Crowd during Live Aid concert in 1985 (source: telegraph.co.uk)

Crowd during Live Aid concert in 1985 (source: telegraph.co.uk)

The foreign aid agenda of the 2000s marked the rise of glamour aid, although this was not the first time that celebrity had got involved in orchestrating “world-wide pity” for Africa. Most notably the July 1985 Live Aid Concert watched by 1.5 billion people. Among other events this paved the way for moral campaigners for anyone from Pope John Paul II to Bono to the average Joe to take a part in.  I was surprised that foreign aid in the 1960s was so focused on industry.

The Washington Consensus is a set of broadly free market economic ideas, supported by prominent economists and international organisations, such as the World Bank, the EU, the IMF and the US. Most critical voices of the Washington Consensus focus on trade liberalization and the elimination of subsidies. Critical voices were found particularly in the agriculture sector. In countries rich in natural resources the criticism was focused on the privatization and exploitation of these abundant natural resources.

U2's Bono visiting a school in Leso (source: blogs.britannica.com)

U2’s Bono visiting a school in Leso (source: blogs.britannica.com)

When Moyo quotes a critic of the western aid model saying “my voice can’t compete with an electric guitar” she is referring to “glamor aid”  which is the use of celebrity to raise awareness on certain aid related issues and generate  more funds as a result.  A common example is Bono the Irish lead singer of U2. She is basically saying that her critical voice cannot compete with the starpower and name recognition that a celebrity like Bono generates. That the average Joe is not likely to spend more than a few moments thinking about foreign aid and it is much more likely that because of that Bono’s voice (or another celebrity’s) might be the only one that is heard and considered for the average citizen of the world when it comes to aid. When Rwanda’s President Kagame’s mentions geopolitical rivalries “in the context of post-Second World War” he is talking about the United States and the U.S.S.R during the Cold War.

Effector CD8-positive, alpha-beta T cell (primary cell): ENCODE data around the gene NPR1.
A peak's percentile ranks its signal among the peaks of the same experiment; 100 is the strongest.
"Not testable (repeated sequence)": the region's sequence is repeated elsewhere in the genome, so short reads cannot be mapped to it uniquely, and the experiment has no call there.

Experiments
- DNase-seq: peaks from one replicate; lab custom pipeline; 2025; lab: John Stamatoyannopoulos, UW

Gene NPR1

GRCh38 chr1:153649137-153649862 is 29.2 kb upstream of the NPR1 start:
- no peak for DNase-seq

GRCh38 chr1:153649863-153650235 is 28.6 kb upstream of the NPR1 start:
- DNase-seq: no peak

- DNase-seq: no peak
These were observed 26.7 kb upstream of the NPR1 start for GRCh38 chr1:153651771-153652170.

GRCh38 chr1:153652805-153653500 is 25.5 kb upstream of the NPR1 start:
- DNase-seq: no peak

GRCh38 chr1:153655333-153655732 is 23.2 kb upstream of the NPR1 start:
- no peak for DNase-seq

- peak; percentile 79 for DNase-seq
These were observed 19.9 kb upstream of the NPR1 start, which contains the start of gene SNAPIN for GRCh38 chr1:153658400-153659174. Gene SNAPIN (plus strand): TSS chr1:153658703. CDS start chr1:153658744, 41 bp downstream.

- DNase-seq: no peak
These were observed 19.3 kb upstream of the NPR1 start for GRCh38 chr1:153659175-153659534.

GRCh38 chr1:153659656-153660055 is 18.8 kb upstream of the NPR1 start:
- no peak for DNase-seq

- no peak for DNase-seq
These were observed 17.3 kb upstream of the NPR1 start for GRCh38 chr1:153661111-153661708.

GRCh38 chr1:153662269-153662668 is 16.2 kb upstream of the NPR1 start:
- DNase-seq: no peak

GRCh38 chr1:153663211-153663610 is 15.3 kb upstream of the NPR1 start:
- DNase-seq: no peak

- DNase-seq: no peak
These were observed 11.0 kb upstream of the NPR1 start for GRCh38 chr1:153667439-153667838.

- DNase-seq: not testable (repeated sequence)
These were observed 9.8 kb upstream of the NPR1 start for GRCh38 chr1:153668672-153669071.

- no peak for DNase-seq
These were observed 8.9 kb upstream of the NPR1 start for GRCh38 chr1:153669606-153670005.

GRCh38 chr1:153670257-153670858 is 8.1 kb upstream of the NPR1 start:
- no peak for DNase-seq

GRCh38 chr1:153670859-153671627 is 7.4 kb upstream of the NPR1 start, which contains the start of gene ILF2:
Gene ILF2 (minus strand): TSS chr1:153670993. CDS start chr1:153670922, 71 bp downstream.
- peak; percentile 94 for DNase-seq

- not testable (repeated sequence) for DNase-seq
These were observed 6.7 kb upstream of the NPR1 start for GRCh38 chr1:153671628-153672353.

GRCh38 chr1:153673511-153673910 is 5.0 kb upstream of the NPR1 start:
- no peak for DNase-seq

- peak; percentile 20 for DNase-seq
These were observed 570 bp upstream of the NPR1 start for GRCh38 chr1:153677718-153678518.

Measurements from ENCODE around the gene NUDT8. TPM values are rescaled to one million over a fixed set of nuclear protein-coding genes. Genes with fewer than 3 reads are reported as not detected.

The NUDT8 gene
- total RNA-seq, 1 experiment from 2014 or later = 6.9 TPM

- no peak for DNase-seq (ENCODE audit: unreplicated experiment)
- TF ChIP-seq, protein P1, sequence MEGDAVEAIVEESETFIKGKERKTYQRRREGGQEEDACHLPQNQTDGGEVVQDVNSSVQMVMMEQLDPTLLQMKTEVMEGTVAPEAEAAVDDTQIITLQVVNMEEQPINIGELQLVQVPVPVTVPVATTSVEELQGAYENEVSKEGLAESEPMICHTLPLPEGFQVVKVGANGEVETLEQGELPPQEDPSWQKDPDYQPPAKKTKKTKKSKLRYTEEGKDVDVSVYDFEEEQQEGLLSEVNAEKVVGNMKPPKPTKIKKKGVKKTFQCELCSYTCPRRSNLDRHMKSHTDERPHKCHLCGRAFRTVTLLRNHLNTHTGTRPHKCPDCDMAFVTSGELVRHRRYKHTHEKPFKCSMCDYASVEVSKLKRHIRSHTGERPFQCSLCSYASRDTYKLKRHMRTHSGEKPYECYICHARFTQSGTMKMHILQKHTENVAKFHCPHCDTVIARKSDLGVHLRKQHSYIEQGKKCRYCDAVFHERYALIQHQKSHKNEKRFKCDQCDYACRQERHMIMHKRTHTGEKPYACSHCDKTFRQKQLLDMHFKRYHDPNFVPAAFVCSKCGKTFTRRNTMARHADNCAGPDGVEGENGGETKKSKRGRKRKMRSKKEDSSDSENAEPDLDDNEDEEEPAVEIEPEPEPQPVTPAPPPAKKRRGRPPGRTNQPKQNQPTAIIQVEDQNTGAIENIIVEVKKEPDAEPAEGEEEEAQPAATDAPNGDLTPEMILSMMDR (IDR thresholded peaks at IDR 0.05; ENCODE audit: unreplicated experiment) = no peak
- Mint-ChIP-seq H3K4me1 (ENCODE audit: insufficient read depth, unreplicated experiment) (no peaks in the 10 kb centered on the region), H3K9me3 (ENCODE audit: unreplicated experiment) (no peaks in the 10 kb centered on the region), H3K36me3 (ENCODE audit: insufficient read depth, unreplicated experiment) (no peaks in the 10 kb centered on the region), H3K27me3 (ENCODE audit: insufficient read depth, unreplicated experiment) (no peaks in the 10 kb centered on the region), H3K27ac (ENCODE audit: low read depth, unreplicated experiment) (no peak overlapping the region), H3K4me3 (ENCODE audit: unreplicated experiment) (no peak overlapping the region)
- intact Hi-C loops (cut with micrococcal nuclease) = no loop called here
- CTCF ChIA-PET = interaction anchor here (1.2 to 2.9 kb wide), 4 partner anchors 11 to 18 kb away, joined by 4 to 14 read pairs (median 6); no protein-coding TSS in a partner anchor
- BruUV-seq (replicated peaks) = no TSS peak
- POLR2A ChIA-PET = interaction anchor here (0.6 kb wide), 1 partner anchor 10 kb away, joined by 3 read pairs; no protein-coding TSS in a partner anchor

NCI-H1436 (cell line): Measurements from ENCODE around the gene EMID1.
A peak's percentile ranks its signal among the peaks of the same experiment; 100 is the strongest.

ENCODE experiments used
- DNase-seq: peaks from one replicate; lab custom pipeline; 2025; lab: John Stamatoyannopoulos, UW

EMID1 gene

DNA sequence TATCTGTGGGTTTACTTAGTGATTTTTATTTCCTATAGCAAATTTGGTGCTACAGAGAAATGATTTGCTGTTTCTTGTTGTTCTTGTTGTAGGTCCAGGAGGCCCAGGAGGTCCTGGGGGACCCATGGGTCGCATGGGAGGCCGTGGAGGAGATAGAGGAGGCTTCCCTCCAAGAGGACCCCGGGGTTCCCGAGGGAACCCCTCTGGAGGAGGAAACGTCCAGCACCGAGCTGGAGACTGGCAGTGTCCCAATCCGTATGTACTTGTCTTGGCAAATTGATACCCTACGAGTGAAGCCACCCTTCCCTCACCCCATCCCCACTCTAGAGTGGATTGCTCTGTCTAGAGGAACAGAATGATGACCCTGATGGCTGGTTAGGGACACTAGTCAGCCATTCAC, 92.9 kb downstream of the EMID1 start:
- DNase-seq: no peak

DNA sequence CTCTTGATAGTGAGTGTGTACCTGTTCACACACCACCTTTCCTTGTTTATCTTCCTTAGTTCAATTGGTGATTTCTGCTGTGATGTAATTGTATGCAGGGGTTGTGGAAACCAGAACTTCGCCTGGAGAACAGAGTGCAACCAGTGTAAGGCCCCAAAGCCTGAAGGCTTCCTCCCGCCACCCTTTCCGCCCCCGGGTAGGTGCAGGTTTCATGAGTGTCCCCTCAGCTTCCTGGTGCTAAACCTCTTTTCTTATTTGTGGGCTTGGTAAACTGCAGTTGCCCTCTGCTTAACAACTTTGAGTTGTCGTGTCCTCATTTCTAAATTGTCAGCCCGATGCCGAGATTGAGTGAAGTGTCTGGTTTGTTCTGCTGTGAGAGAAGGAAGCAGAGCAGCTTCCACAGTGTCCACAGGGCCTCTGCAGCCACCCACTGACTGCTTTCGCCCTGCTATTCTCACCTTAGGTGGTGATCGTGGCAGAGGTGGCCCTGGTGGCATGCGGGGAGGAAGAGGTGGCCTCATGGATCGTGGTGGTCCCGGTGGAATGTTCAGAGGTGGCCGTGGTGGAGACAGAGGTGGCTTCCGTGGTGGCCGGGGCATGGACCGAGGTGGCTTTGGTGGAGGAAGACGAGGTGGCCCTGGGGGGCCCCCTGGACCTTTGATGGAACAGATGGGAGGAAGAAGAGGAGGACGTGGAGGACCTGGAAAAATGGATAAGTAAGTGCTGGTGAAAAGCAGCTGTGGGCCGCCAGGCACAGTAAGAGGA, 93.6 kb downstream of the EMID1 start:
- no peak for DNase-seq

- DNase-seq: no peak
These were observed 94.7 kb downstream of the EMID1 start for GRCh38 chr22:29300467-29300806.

Aid is not working for many reasons among them geographical and historical considerations of a country.  One reasons geographical location has prevented aid from working is natural resource dependence and a developmental curse.  She cites arguments made in books like Gun, Germs, and Steel that focus on the impact of geographical location. Moyo gives the example that “many African countries were unable to capitalize on commodity windfalls of the 1970s leaving their economies in a state of economic disaster.” Historical factors such as colonialism are common explanations for Africa’s underachievement.  Moyo thinks that these reasons, and others, do not tell the whole story she argues that no factor should condemn Africa to a permanent failure to grow. She says “that while each of these factors might be part of the explanation in differing degrees, in different countries, for the most part African countries have one thing in common” and they all depend on aid.

Book cover of Guns, Germs, and Steel (source: wikipedia.org)

Book cover of Guns, Germs, and Steel (source: wikipedia.org)

The main weakness I see in Sachs’s argument really comes down to countries continuing to give aid, and more of it  Moyo’s whole book is discouraging this. I think that the alternative solutions that she provides are viable, but I am not sure of their effectiveness on a larger scale until I have seen the impact over a longer period of time than most of these alternatives have experienced.